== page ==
Inventory models with lost sales and large lead times have traditionally been considered intractable due to the curse of dimensionality. Recently, Goldberg and co-authors laid the foundations for a new approach to solving these models, by proving that as the lead time grows large, a simple constant-order policy is asymptotically optimal. However, the bounds proven there require the lead time to be very large before the constant-order policy becomes effective, in contrast to the good numerical performance demonstrated by Zipkin even for small lead time values. In this work, we prove that for the infinite-horizon variant of the same lost sales problem, the optimality gap of the same constant-order policy actually converges exponentially fast to zero, with the optimality gap decaying to zero at least as fast as the exponential rate of convergence of the expected waiting time in a related single-server queue to its steady-state value. We also derive simple and explicit bounds for the optimality gap, and demonstrate good numerical performance across a wide range of parameter values for the special case of exponentially distributed demand. Our main proof technique combines convexity arguments with ideas from queueing theory. Inventory models with lost sales and large lead times have traditionally been considered intractable due to the curse of dimensionality. Recently, Goldberg and co-authors laid the foundations for a new approach to solving these models, by proving that as the lead time grows large, a simple constant-order policy is asymptotically optimal. However, the bounds proven there require the lead time to be very large before the constant-order policy becomes effective, in contrast to the good numerical performance demonstrated by Zipkin even for small lead time values. In this work, we prove that for the infinite-horizon variant of the same lost sales problem, the optimality gap of the same constant-order policy actually converges exponentially fast to zero, with the optimality gap decaying to zero at least as fast as the exponential rate of convergence of the expected waiting time in a related single-server queue to its steady-state value. We also derive simple and explicit bounds for the optimality gap, and demonstrate good numerical performance across a wide range of parameter values for the special case of exponentially distributed demand. Our main proof technique combines convexity arguments with ideas from queueing theory.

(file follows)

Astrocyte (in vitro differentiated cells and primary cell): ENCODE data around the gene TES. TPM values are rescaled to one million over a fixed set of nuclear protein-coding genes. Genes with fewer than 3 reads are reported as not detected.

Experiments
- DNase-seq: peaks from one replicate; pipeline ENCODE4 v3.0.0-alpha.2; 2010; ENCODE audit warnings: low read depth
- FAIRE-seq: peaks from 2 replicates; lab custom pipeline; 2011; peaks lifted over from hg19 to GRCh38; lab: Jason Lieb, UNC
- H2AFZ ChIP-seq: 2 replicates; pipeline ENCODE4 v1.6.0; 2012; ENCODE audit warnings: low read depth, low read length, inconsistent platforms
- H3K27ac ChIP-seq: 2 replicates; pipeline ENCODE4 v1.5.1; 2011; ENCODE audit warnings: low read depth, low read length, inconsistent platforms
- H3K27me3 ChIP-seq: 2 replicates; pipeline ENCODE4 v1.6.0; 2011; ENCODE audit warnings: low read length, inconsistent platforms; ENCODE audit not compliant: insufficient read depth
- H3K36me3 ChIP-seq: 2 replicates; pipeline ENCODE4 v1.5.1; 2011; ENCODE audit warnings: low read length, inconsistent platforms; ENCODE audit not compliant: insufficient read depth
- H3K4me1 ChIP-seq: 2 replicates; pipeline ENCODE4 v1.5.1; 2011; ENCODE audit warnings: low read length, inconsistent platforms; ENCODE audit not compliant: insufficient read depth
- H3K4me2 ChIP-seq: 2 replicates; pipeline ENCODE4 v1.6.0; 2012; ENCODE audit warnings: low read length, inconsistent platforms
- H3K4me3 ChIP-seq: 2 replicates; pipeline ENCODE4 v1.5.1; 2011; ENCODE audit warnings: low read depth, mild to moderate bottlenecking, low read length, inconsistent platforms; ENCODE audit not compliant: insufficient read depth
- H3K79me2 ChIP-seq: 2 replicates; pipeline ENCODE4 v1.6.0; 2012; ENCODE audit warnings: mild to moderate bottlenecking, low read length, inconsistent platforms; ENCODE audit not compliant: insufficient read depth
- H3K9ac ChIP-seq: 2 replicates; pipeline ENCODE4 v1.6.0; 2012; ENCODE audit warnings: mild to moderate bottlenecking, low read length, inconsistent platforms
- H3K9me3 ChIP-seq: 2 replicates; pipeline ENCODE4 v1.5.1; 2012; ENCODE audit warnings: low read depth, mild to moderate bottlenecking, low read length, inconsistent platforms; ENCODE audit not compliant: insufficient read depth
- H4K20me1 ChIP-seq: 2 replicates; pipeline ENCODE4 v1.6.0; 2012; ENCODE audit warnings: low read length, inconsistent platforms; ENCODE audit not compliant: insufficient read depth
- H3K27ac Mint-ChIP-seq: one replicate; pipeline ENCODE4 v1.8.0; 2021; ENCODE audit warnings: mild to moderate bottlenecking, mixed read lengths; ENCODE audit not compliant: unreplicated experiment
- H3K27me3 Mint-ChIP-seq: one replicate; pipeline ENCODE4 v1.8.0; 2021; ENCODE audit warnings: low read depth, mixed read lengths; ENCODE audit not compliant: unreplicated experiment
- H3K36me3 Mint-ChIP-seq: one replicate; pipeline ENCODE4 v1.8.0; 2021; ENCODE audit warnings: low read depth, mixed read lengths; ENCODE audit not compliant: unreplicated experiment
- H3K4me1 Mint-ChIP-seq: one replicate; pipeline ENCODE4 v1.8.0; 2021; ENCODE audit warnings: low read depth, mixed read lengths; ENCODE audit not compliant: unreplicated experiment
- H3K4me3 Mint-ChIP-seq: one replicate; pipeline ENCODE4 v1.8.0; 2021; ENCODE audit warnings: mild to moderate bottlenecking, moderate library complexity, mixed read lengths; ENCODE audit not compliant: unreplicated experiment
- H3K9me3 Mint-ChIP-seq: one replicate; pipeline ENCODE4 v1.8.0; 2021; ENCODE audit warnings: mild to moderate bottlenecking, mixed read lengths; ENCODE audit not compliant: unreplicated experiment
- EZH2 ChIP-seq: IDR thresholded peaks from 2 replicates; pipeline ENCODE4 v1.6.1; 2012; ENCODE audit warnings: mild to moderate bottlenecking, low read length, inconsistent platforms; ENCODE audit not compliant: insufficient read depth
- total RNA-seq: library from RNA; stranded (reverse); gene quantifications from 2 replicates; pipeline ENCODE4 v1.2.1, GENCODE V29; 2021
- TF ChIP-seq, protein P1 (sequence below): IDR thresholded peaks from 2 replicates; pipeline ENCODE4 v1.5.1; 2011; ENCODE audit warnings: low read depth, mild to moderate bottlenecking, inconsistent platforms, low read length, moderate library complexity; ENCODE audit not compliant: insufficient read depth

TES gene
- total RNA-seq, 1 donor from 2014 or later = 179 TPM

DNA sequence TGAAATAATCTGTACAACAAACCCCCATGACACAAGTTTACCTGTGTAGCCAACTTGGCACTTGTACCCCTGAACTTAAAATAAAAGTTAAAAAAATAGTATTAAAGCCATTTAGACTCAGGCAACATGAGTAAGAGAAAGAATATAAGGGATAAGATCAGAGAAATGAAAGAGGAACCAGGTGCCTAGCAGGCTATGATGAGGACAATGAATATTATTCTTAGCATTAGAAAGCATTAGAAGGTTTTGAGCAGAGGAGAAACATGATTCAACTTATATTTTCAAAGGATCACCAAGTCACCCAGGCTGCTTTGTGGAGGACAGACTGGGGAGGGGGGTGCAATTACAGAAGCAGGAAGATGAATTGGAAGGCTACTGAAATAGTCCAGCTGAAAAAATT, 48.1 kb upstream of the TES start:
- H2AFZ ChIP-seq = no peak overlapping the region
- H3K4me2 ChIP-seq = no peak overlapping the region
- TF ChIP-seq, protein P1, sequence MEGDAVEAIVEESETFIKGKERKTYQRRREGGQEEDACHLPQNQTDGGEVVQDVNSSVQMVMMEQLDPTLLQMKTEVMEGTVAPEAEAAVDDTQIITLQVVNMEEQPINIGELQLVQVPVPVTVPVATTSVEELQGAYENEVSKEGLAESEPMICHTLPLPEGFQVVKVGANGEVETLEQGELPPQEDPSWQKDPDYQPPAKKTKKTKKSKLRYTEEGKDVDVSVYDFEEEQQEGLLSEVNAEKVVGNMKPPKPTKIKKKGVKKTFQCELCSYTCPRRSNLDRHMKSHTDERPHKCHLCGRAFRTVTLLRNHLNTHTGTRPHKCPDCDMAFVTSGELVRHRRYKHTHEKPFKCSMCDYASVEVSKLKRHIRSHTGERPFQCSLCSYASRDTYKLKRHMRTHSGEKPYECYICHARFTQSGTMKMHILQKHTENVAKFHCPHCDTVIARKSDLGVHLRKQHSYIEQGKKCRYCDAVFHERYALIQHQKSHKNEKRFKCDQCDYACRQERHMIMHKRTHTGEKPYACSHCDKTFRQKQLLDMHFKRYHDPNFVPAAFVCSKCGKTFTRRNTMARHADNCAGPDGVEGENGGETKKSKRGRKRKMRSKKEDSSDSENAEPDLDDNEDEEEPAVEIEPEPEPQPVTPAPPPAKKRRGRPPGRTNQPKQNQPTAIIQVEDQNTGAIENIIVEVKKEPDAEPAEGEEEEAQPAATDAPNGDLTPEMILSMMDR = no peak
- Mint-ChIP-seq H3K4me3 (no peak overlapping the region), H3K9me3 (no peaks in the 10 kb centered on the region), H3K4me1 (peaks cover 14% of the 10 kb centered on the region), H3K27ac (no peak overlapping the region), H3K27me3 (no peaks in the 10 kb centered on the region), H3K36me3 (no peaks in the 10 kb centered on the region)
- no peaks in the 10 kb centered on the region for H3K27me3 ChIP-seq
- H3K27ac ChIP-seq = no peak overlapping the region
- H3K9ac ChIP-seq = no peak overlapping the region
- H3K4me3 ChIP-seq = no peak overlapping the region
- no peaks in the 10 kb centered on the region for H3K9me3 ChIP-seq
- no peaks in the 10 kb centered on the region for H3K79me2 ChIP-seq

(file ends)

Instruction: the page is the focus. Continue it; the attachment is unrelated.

## Citation

To appear in Operations Research